The dimensions are about 2.5cm x 1.25cm (1"x0.5"). The features and footprints are well 'hidden' in somewhat oversized traces, but this is an easy way to reduce resistance. 

    Printing strategy is to print as many "shells" as possible, as I suspect that conductivity along the printed lines is better than across. Additionally each layer is cured twice, interleaving the lines. The laser spot is about 0.1mm in diameter, the feedrate is 33mm/s. Curing a single layer at this size takes about 4:30 minutes.  

    A well hidden SOT-23 footprint.

    A 0805 foot print for a resistor:

    A "defect", reason unknown

  • Explaining the samples

    rolmie03/24/2018 at 18:33 0 comments

    substrate: white PET-G
    precursor: saturated Copper(II) formate solution, with about 5% (by weight) glycerol
    process: window cleaner as wetting agent, 3 layers with 50% power increase per layer

    The resistance measured from bottom-left corner to top-right is below 1 Ohm. The dimension of the sample are about 2.5cm x 1.25cm (1"x0.5").

    substrate: glass (microscope slide)
    precursor: saturated Copper(II) formate solution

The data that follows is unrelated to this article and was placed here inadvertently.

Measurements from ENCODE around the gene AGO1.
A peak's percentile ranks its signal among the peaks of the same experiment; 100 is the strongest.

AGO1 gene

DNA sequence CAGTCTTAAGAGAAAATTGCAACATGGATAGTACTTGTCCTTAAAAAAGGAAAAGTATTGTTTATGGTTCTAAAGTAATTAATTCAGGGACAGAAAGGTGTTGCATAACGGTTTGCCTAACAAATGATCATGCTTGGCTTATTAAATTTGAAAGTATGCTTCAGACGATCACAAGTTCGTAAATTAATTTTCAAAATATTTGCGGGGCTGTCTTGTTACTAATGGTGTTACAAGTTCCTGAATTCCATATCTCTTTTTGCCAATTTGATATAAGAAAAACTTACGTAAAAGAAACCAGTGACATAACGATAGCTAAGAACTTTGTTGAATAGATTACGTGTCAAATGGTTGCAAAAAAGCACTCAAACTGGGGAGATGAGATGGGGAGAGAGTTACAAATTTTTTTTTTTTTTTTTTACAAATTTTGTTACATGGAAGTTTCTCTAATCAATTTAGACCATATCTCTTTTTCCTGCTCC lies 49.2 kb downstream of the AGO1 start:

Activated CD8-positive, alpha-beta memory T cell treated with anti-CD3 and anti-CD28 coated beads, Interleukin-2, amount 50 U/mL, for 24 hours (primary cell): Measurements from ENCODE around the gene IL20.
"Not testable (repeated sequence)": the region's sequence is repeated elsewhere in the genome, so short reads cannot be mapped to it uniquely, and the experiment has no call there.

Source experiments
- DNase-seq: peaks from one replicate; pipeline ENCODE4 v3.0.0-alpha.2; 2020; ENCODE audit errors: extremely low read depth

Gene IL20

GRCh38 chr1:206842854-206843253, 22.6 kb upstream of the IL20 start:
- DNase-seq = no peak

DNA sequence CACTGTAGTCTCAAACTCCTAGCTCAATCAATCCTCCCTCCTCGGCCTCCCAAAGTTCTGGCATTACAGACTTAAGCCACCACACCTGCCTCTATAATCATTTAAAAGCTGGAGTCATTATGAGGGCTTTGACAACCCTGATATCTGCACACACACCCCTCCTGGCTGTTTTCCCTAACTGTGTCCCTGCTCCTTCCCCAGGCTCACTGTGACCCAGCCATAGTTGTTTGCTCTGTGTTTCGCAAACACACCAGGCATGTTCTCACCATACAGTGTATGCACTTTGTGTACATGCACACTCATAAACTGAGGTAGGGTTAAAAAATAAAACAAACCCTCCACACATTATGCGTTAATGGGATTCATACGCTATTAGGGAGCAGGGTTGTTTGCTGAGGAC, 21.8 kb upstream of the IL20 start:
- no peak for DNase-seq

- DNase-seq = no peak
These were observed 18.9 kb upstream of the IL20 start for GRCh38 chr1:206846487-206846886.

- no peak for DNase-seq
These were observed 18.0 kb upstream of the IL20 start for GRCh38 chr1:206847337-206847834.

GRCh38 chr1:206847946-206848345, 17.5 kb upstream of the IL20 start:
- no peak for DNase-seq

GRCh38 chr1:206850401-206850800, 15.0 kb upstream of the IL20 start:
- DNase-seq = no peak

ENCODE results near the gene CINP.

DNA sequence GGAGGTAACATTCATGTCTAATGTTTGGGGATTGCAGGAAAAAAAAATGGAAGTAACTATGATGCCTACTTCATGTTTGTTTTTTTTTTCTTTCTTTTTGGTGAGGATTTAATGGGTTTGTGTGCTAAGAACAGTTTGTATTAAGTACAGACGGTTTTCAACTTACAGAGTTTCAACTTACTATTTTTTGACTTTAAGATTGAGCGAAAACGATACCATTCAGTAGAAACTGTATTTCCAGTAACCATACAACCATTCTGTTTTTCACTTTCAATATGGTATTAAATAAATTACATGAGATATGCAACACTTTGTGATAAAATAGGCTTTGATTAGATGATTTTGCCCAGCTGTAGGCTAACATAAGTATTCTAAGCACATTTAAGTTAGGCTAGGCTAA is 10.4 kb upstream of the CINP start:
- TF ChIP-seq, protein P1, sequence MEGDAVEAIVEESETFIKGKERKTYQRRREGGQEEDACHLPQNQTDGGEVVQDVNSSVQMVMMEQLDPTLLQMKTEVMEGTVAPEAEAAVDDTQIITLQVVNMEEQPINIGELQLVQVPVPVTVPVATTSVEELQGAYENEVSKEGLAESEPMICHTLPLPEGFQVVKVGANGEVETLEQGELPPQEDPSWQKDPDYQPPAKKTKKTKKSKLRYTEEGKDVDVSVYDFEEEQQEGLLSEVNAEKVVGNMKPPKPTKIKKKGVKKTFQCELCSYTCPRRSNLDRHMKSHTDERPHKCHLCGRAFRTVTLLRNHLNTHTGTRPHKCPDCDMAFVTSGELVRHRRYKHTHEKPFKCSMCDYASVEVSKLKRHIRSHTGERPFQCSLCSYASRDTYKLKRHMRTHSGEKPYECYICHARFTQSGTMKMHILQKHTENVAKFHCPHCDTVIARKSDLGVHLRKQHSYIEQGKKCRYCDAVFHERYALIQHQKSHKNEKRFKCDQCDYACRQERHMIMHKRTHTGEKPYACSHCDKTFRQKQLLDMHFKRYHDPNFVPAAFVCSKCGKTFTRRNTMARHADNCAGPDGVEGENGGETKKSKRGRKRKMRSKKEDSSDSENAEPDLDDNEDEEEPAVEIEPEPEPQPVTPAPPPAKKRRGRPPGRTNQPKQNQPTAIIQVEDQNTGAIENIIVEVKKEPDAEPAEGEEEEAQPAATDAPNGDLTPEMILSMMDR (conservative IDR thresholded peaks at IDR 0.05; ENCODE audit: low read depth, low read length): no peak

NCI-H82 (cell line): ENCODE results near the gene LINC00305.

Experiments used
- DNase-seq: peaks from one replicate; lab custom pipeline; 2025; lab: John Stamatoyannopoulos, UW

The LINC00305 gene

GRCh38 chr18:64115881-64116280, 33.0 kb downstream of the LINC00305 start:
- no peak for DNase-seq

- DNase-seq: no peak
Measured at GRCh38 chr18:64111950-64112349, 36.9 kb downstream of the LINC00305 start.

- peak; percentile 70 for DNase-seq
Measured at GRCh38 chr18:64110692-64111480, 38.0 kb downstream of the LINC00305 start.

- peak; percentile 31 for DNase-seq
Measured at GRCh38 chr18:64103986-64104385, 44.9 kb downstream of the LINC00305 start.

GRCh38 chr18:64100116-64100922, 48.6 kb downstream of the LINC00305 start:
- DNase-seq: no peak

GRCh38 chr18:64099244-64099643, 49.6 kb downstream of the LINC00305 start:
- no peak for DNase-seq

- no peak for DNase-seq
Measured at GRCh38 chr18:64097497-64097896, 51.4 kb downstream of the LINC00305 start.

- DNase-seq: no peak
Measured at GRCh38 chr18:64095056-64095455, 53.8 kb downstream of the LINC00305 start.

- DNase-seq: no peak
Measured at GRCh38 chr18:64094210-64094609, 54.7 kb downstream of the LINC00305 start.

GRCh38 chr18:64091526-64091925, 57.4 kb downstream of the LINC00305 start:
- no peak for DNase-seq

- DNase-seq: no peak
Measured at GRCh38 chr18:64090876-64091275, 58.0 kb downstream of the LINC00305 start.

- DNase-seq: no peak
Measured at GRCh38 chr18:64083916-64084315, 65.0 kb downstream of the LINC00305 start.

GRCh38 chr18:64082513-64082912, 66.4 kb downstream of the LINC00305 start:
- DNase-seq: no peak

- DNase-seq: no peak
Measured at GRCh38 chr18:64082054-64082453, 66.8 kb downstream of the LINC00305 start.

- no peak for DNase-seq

process: dishwasher detergent as wetting agent, 2 layers

    Glass seems to be the easiest of all substrates, it is impossible to irradiate with too much power.
    Tin bismuth solder (melts at 138°C) seems to work (limited experience). The footprints are SOT-23 and 0805 mostly, traces are about 10mil.

    substrate: polyimide (Kapton) on glass (microscope slide)
    precursor: saturated Copper(II) formate solution
    process: dishwasher detergent as wetting agent, single layer
    The distance between the traces in the center is about 0.5mm (20mil), based on that the trace width is estimated as 0.15mm (6mil). Lead Tin flux dissolves the copper.

    substrate: fiber reinforced epoxy (FR4)
    precursor: saturated Copper(II) formate solution
    process: dishwasher detergent as wetting agent, single layer

    Tin Lead solder doesn't work.